In the darkest days of the Great Depression, newly elected President Roosevelt launched a series of government interventions to address the devastating consequences of failed institutions and 25% unemployment. A series of financial industry acts helped stabilize the nation’s money supply and banking services. Public works acts put many unemployed Americans back to work. Housing acts such as the Federal Housing Administration, Home Owners Loan Corporation and the U.S. Housing Authority collectively made possible New Deal Homes such as this one. My grandfather was a foreman who build many New Deal Homes in and around Rutherford County, North Carolina in the 1930s & 40s. I have several of his carpentry tools in a display case.
The New Deal represented a new coalition of white working people, African Americans and left wing intellectuals, which stood in opposition to conservative obstructionism. While campaigning for his second term, Roosevelt was quoted saying “The forces of ‘organized money’ are unanimous in their hate for me—and I welcome their hatred. I should like to have it said of my first Administration that in it the forces of selfishness and of lust for power met their match.”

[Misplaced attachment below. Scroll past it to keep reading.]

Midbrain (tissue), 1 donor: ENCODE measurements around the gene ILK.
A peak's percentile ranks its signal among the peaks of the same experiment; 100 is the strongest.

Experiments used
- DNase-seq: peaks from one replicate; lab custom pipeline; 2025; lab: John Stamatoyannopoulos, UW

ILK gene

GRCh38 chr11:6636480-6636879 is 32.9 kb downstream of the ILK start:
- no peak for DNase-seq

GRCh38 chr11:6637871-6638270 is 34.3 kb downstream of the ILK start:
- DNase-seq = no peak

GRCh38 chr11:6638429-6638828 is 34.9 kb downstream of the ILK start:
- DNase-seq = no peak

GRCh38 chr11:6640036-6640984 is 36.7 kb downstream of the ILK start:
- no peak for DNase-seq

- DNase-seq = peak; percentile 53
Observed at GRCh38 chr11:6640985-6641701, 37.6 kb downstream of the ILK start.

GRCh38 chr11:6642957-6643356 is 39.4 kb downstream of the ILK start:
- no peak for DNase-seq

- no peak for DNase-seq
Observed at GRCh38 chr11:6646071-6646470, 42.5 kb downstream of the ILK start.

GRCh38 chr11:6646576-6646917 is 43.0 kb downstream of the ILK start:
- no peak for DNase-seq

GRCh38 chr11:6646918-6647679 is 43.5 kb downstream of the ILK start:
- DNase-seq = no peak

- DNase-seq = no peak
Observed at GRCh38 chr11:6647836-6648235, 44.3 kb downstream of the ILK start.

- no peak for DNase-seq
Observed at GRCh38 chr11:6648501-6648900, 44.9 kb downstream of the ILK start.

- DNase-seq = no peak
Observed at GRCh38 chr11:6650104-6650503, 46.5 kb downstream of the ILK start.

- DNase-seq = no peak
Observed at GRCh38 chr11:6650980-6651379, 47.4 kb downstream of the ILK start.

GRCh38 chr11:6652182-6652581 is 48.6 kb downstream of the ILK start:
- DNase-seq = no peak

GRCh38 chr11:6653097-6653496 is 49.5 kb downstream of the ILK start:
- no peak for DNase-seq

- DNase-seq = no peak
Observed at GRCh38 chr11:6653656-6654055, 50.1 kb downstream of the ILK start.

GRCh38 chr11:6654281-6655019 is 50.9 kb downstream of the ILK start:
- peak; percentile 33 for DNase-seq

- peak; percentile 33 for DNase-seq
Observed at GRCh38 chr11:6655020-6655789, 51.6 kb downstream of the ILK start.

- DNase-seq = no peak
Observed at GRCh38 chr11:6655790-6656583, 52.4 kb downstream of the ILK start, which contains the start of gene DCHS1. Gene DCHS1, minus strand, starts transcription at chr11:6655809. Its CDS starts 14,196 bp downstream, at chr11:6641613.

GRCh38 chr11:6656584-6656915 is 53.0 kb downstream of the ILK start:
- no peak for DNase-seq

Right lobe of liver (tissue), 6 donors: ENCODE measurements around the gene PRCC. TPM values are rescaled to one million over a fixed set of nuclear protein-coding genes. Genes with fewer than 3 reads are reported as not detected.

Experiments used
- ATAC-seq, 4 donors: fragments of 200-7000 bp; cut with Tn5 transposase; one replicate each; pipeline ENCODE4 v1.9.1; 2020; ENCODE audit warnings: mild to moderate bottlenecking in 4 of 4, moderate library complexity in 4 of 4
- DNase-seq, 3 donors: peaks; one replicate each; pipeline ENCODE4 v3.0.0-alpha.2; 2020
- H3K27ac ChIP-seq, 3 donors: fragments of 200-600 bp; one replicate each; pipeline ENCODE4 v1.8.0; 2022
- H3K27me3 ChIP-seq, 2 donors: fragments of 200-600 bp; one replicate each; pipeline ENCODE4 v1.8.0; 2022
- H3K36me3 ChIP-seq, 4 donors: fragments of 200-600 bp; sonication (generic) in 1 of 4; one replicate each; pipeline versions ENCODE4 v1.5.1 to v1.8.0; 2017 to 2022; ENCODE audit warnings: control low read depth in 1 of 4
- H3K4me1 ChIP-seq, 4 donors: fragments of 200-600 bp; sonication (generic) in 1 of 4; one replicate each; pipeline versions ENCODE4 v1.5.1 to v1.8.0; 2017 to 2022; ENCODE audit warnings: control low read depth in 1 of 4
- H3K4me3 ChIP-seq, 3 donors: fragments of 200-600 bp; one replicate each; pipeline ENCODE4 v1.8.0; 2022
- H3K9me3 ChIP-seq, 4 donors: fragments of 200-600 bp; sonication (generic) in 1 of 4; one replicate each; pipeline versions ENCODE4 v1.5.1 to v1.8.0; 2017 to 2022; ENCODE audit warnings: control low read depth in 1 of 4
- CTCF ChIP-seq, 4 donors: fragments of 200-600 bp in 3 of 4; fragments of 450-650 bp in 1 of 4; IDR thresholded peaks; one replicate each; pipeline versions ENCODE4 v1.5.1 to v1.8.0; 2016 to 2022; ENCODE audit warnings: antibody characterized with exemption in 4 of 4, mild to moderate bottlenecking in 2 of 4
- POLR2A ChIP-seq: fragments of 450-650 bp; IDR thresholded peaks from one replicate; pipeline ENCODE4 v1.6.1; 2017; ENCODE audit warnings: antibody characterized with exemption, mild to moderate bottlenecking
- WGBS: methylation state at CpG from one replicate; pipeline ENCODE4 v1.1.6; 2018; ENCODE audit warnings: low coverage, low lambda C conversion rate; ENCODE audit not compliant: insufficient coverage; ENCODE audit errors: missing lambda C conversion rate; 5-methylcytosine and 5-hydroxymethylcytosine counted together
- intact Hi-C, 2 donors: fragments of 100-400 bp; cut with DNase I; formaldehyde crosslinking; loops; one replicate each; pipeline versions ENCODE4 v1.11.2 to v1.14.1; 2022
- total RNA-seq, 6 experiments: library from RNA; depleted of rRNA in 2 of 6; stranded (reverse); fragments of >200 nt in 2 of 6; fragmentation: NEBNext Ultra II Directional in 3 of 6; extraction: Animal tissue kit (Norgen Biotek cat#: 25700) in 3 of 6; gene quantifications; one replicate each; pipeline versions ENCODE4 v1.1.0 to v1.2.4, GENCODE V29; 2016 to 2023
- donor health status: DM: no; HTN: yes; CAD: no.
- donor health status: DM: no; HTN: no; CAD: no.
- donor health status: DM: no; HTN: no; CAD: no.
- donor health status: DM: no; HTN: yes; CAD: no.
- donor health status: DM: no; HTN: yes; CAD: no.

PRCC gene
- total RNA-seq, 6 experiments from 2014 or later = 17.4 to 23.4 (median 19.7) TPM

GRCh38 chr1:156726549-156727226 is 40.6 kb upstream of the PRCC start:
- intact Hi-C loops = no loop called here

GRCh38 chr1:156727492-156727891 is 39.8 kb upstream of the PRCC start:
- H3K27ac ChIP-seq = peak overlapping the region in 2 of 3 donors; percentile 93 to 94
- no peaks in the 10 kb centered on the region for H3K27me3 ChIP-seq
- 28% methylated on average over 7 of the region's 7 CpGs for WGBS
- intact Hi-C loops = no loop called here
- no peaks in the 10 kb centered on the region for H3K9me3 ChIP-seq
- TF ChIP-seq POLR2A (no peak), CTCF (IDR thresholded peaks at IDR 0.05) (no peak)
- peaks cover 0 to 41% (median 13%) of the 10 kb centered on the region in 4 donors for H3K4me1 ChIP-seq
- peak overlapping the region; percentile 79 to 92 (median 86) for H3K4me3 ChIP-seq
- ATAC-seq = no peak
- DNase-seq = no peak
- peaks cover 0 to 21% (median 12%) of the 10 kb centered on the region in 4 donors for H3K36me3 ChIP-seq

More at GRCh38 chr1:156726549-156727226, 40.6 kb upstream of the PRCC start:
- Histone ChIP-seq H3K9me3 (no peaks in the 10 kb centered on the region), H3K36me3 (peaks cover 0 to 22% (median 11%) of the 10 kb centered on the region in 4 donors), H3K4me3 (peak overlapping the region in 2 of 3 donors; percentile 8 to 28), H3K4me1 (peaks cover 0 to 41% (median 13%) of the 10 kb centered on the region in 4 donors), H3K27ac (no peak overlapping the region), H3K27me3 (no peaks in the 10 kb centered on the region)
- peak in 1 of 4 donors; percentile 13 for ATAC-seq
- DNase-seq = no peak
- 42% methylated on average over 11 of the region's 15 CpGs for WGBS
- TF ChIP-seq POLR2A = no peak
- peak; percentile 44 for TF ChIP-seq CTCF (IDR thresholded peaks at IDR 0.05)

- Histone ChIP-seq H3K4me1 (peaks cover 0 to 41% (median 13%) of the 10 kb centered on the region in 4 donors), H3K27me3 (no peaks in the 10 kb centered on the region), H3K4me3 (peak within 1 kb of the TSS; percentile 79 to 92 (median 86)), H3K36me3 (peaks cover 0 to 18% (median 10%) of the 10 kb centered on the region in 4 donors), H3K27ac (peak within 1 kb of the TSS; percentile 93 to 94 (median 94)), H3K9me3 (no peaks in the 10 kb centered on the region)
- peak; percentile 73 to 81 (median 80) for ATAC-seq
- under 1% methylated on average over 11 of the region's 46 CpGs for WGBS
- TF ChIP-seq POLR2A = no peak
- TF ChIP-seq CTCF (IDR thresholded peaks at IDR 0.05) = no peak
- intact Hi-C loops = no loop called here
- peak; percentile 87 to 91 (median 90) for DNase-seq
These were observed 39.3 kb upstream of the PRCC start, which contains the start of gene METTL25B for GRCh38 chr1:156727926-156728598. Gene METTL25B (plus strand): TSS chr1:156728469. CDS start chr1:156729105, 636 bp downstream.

Many of the New Deal programs and institutions remain today and are considered part of the bedrock of American civic, financial and economic systems (e.g. Social Security, unemployment insurance, Securities and Exchange Commission). Similarly, the influence of money in politics and income disparity remain today as significant social political issues in the United States. Given its significant history, it’s sad to see so many abandoned, decaying New Deal homes across our landscape.
Because I used Alien Skin’s Exposure to emulate Agfa APX 100 black & white film in these compositions, I added the Agfa’s film notch code to my black brand border. I appreciate you taking time to visit my blog. Click on an image to see a high resolution version of the image from my portfolio site.